QA tester, automation specialist, automation systems engineer — these are just a few of the names for a test automation engineer. No matter what their title may be, they're essential to the software development life cycle, so here's a look at what they do. Markets and...
Does “testing in production” (TiP) sound like crazy talk? Does the thought of working right next to customer data sound as comfortable to you as cooking dinner next to a crocodile pool?
Those are healthy instincts. But testing in this manner doesn’t need to be a risk-filled activity. Here’s what you need to know so that TiP becomes not just possible, but sensible.
I earlier wrote about reasons to test in a production environment and how to make the most of it. As I mentioned there, though, TiP is a rich subject and deserves deep study.
Still, there are definite ways to set yourself up for success. (Note that the points here apply best to TiP for software as a service (SaaS); while installed and embedded software have their own related TiP concepts, they’re different enough to treat separately.)
Take these five basic steps now to make sure you’re well equipped for your TiP journey.
1. Know your load cycle
The ideal for TiP is to do it so carefully and perfectly that it’s safe. Computing systems always change, though; if only for that reason, wise engineers plan on imperfection.
One way to do that involves knowledge of your production systems’ habits through time. Does your load go down on the weekend? Does it go up then? How do your customers’ needs vary over a 24-hour day? Do holidays or weather events consistently shift demand for your service?
Awareness of customer habits helps you find favorable times on the calendar for testing. You’ll want to run many tests when other demand is light. Certain kinds of user tests, though, go best when spread over as many distinct users as possible, for as short a time as possible.
You’ll be in the best shape to manage these schedules when you have clear and accurate details about what your customers do.
2. See what your customers see
Provide testers and support staff with whatever is needed to see faithful representations of what customers see. To make workers guess or ask clients how things look on their side just introduces noise, confusion, and delay.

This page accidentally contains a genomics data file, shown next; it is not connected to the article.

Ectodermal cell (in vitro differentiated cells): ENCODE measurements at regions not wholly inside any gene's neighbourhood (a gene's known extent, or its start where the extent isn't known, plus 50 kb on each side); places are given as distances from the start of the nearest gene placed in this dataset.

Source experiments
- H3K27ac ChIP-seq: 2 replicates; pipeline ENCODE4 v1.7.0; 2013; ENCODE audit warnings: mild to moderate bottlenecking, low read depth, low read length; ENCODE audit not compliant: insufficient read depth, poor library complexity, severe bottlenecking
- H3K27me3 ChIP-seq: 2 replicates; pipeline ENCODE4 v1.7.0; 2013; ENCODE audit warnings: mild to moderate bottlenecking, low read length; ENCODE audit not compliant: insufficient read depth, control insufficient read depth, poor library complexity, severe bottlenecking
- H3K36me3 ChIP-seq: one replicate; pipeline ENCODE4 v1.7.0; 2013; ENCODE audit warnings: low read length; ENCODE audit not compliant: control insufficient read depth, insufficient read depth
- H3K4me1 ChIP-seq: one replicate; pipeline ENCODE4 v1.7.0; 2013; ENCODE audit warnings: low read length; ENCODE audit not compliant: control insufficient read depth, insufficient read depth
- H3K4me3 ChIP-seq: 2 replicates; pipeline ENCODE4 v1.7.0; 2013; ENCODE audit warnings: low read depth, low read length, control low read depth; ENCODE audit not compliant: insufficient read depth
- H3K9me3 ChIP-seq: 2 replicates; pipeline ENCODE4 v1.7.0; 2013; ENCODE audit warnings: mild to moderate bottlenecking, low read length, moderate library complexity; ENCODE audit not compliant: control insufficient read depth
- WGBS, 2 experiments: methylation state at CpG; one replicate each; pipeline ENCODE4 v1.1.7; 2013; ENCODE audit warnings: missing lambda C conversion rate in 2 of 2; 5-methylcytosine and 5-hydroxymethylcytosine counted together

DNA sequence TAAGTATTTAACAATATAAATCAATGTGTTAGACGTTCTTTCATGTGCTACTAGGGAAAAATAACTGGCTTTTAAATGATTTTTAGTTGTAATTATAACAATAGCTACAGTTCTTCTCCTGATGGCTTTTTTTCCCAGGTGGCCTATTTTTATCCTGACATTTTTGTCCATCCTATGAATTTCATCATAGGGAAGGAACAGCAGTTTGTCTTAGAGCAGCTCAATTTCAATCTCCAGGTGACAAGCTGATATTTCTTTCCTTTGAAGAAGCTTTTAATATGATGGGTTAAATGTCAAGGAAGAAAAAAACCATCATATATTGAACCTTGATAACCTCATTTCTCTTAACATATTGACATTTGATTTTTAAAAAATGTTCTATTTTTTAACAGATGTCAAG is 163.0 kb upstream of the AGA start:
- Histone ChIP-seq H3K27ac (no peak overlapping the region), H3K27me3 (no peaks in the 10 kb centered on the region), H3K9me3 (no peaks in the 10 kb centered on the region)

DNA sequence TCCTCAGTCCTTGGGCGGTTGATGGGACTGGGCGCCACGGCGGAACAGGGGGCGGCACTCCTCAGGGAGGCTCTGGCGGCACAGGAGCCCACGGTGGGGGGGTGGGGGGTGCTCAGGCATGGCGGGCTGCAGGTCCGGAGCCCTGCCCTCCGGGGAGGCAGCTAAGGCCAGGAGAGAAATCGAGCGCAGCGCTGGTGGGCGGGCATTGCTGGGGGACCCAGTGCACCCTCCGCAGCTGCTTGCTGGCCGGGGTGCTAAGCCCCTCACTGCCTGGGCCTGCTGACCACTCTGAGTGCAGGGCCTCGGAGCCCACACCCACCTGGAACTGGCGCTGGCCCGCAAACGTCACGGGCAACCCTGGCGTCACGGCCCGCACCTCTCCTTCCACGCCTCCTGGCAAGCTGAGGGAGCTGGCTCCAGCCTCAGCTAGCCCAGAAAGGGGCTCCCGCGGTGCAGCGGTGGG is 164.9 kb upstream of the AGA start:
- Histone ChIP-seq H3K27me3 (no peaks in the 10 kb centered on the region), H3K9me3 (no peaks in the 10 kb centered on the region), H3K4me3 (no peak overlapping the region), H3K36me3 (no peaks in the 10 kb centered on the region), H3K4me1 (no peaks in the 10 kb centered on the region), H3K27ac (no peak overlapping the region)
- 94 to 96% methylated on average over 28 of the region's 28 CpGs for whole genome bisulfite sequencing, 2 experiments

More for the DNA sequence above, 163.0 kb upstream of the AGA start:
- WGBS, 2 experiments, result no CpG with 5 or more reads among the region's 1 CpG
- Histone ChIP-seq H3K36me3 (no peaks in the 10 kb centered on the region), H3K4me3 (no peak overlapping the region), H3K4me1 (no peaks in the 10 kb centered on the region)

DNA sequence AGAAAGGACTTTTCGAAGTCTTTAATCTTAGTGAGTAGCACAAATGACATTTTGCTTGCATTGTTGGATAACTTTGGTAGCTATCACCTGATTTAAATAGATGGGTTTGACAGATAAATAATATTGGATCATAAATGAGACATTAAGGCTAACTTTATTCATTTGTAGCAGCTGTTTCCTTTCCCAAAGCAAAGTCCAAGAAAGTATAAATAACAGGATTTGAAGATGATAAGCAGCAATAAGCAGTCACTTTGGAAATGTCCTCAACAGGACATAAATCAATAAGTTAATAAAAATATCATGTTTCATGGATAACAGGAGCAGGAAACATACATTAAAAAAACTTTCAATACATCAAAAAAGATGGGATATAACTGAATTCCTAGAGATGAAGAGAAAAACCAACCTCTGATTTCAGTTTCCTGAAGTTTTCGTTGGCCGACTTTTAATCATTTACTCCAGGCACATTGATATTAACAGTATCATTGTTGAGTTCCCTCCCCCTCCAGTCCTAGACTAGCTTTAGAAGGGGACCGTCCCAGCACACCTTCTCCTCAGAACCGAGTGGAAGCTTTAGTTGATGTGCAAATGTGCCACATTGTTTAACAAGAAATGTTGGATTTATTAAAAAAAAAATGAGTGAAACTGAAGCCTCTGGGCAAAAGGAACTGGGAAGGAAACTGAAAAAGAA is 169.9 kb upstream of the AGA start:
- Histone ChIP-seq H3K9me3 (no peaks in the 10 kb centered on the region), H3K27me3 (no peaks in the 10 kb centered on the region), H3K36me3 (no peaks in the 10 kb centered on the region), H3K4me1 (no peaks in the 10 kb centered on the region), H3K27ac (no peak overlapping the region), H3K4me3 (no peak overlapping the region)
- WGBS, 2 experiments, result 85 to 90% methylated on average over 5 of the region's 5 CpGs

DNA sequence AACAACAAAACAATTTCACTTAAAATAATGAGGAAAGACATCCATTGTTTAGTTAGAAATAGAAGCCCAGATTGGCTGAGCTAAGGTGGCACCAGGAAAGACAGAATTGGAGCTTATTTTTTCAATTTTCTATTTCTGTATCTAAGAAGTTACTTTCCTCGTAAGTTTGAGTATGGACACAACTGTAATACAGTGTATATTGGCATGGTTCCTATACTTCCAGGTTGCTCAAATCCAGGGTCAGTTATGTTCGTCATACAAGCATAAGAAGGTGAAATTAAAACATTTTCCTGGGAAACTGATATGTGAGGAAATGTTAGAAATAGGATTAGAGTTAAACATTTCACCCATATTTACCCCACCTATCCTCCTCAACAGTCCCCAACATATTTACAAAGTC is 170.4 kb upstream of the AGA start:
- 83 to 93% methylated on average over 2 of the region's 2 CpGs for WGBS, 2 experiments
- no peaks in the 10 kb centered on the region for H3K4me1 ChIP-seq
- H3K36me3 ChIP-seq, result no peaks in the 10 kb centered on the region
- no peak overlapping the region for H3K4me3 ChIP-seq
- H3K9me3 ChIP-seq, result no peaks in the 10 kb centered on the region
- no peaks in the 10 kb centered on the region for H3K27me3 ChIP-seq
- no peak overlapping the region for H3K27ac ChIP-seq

Make sure they can access the browsers, hardware or remote-control facilities, or other resources needed to share views meaningfully. If privacy is a constraint, build in a way to experience what clients experience, except with crucial details blurred or anonymized. Looking at the same picture is crucial for understanding customers’ experience.
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3. Get security help
Security considerations change rapidly. Your service needs a security specialist both to review the security consequences of your TiP plans and to advise about security tests to integrate into your TiP program. Find a way to adopt DevSecOps, or at least bring in someone who can be trusted to ensure your TiP doesn’t harm your security profile.
4. Use multiple test accounts to model different customer profiles
Left to themselves, many developers and even testers default to the use of personal accounts with elevated privileges for testing. That’s not good enough. Testing at least part of the time with customer-level accounts is essential.
Don’t leave this to chance. Explicitly construct test accounts that model the personas your marketing department has defined or your support staff has profiled. While use of a personal account that’s reconfigured has its place, don’t rely on that for your formal test plan; assume that testers need to manage a variety of different accounts with well-defined properties.
If your system doesn’t support “extra” test accounts, that’s a problem that must be solved. Exercising a system with a variety of profiles and permissions is fundamental to testability, however many organizations neglect it.
5. Learn TiP’s fundamental techniques
To teach all that’s necessary for TiP is beyond the scope of this introduction. The point for now is that TiP is distinct from more conventional testing. Your study of TiP will make much more sense once you clearly understand some fundamental techniques:
- A/B testing
- Distributed tracing
- Feature flagging
- User engagement testing
Learn these techniques in whatever way makes sense in your situation: sit in a college classroom, read some books, write your own implementation, attend a conference, organize a talk series for your team, or whatever is effective for you. To progress with TiP, you need to take advantage of those who know more, and it’s easiest to understand them when you share a basic vocabulary.
Make TiP a strength
If TiP seems risky or intimidating, remember: You’re already testing in production. With a little care, you can do it well: manage your plans and results, enhance security and stability, and make TiP a strength rather than an accident.
Recognize that testing is always a team sport. Even this brief introduction to TiP gives ways to align with colleagues in marketing, support, development and infrastructure. You go farther and better when you learn from others, and especially when you learn the values they see in TiP.
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